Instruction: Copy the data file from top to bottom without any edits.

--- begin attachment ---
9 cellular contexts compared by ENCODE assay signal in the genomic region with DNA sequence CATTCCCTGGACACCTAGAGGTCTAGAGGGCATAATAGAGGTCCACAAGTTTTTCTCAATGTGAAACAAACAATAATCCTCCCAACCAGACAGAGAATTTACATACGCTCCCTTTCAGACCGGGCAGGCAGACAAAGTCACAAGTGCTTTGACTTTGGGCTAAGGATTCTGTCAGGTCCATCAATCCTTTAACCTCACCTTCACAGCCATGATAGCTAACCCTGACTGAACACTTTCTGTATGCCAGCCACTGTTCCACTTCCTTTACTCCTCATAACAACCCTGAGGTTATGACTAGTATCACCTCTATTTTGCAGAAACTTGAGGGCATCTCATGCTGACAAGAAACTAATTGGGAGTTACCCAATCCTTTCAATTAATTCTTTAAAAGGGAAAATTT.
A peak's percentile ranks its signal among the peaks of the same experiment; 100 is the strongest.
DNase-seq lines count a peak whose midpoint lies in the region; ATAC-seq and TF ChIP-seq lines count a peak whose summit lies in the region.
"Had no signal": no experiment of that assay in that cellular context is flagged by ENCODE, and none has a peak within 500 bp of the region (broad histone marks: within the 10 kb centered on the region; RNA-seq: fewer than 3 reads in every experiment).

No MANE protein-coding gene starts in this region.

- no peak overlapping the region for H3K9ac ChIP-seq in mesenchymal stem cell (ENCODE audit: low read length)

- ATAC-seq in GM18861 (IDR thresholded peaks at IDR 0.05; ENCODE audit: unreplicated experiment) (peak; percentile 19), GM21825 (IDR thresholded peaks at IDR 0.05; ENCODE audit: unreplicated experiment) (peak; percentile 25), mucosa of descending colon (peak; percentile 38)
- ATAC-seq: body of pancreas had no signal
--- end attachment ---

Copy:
9 cellular contexts compared by ENCODE assay signal in the genomic region with DNA sequence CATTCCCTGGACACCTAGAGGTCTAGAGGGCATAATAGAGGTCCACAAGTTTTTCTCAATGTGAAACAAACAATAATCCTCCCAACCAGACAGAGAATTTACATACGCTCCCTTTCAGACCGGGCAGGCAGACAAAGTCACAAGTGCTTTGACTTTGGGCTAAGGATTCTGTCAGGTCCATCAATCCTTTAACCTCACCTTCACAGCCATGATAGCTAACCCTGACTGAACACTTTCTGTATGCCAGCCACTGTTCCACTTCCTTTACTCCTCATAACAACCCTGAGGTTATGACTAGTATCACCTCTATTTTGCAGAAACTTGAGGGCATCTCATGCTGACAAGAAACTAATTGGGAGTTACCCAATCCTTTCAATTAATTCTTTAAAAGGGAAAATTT.
A peak's percentile ranks its signal among the peaks of the same experiment; 100 is the strongest.
DNase-seq lines count a peak whose midpoint lies in the region; ATAC-seq and TF ChIP-seq lines count a peak whose summit lies in the region.
"Had no signal": no experiment of that assay in that cellular context is flagged by ENCODE, and none has a peak within 500 bp of the region (broad histone marks: within the 10 kb centered on the region; RNA-seq: fewer than 3 reads in every experiment).

No MANE protein-coding gene starts in this region.

- no peak overlapping the region for H3K9ac ChIP-seq in mesenchymal stem cell (ENCODE audit: low read length)

- ATAC-seq in GM18861 (IDR thresholded peaks at IDR 0.05; ENCODE audit: unreplicated experiment) (peak; percentile 19), GM21825 (IDR thresholded peaks at IDR 0.05; ENCODE audit: unreplicated experiment) (peak; percentile 25), mucosa of descending colon (peak; percentile 38)
- ATAC-seq: body of pancreas had no signal